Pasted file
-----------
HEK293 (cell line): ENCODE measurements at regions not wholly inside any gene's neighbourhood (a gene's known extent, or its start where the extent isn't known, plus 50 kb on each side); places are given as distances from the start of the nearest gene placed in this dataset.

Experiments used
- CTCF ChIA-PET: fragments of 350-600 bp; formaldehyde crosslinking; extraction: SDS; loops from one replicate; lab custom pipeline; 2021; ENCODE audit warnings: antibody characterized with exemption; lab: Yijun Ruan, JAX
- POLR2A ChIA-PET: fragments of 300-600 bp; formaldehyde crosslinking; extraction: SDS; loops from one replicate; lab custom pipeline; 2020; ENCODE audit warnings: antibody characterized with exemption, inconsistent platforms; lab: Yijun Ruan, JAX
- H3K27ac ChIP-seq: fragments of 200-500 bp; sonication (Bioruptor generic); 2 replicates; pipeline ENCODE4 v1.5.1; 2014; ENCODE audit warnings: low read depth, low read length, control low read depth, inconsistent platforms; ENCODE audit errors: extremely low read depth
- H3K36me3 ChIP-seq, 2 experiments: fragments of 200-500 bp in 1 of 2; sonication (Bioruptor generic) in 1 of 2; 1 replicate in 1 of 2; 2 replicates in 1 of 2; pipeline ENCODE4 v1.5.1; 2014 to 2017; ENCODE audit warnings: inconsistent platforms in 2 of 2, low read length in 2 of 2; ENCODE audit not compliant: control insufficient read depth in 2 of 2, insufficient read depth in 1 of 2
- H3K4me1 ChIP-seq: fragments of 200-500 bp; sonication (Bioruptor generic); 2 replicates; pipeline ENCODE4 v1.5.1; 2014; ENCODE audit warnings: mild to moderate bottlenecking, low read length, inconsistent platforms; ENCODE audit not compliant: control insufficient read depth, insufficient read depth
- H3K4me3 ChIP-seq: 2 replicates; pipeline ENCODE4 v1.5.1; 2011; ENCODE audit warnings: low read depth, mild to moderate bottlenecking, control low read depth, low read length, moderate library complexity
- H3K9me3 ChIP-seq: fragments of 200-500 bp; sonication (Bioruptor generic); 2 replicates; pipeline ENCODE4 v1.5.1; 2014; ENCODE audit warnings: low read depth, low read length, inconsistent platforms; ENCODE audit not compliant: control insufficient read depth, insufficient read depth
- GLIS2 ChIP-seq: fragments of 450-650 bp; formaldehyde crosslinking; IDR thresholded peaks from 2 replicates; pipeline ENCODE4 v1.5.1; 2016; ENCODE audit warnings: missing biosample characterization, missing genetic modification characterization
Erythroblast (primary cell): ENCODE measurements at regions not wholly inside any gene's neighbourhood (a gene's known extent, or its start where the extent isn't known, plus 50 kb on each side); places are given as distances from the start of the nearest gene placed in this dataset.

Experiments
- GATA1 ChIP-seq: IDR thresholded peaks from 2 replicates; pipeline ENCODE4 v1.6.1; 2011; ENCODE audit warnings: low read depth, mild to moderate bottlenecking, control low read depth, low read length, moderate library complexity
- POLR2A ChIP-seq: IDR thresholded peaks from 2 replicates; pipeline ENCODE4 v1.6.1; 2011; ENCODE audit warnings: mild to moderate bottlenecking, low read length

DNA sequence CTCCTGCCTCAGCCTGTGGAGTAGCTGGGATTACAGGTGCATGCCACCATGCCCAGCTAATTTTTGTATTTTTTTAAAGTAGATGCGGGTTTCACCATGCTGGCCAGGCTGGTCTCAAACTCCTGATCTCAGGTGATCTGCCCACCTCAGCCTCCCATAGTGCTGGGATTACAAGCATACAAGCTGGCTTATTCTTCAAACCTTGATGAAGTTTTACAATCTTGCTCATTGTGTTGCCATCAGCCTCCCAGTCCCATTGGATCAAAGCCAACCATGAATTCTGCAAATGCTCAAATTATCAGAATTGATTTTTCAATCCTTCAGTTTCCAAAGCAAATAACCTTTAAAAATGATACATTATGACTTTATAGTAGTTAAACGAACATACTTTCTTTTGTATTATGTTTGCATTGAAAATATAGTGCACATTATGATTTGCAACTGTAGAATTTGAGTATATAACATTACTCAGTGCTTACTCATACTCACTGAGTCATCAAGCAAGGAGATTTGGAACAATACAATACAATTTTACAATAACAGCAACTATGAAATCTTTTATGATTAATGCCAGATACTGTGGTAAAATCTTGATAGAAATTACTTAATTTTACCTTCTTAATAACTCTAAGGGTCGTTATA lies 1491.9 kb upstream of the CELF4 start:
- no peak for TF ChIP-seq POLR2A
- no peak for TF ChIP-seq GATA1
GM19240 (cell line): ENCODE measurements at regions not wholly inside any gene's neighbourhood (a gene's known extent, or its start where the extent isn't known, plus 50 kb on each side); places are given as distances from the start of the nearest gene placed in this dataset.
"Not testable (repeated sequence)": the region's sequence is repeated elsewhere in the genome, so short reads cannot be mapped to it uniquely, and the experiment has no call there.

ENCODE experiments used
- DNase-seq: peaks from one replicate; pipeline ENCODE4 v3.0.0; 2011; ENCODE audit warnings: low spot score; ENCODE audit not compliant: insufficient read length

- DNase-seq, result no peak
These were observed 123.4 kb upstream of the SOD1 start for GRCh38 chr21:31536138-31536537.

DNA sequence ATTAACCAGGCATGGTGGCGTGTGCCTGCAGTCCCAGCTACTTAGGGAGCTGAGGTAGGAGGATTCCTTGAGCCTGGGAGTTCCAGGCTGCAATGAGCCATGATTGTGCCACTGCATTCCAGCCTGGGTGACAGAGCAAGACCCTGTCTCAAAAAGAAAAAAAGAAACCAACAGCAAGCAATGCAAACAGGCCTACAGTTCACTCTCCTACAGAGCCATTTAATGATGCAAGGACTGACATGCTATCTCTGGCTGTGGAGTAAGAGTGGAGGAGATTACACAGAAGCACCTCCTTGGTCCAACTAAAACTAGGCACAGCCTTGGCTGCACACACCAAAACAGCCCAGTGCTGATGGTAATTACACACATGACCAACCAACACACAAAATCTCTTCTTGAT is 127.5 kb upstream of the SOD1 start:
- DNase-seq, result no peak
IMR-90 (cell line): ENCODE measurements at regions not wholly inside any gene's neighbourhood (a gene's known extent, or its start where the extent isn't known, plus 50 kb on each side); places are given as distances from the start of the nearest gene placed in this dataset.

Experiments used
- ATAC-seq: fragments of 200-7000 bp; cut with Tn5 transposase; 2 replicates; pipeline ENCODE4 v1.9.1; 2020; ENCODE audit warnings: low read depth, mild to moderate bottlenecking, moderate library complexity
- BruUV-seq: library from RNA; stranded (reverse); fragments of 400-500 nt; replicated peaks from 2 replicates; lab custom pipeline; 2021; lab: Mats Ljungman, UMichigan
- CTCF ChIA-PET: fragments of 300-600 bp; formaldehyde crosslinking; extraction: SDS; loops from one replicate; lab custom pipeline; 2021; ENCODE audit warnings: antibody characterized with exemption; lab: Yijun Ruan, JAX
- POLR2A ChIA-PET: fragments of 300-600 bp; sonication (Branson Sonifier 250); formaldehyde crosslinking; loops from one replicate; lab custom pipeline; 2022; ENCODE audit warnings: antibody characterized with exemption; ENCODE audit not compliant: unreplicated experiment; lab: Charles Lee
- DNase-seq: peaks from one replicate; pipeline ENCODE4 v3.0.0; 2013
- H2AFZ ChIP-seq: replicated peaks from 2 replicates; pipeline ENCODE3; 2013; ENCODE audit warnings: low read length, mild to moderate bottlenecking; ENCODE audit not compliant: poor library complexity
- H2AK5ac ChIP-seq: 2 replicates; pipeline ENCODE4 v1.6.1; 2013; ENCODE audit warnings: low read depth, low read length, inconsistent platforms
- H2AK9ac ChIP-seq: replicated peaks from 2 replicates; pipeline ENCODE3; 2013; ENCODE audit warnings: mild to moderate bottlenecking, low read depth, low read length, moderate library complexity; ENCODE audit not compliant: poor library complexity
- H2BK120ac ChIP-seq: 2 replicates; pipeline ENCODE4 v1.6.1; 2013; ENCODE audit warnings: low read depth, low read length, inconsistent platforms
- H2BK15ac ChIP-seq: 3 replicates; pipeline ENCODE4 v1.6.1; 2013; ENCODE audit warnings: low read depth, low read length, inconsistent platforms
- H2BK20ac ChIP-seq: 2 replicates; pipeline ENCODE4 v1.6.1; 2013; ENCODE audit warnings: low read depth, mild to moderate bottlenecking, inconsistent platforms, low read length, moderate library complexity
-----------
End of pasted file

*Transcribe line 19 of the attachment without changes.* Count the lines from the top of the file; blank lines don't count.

"Not testable (repeated sequence)": the region's sequence is repeated elsewhere in the genome, so short reads cannot be mapped to it uniquely, and the experiment has no call there.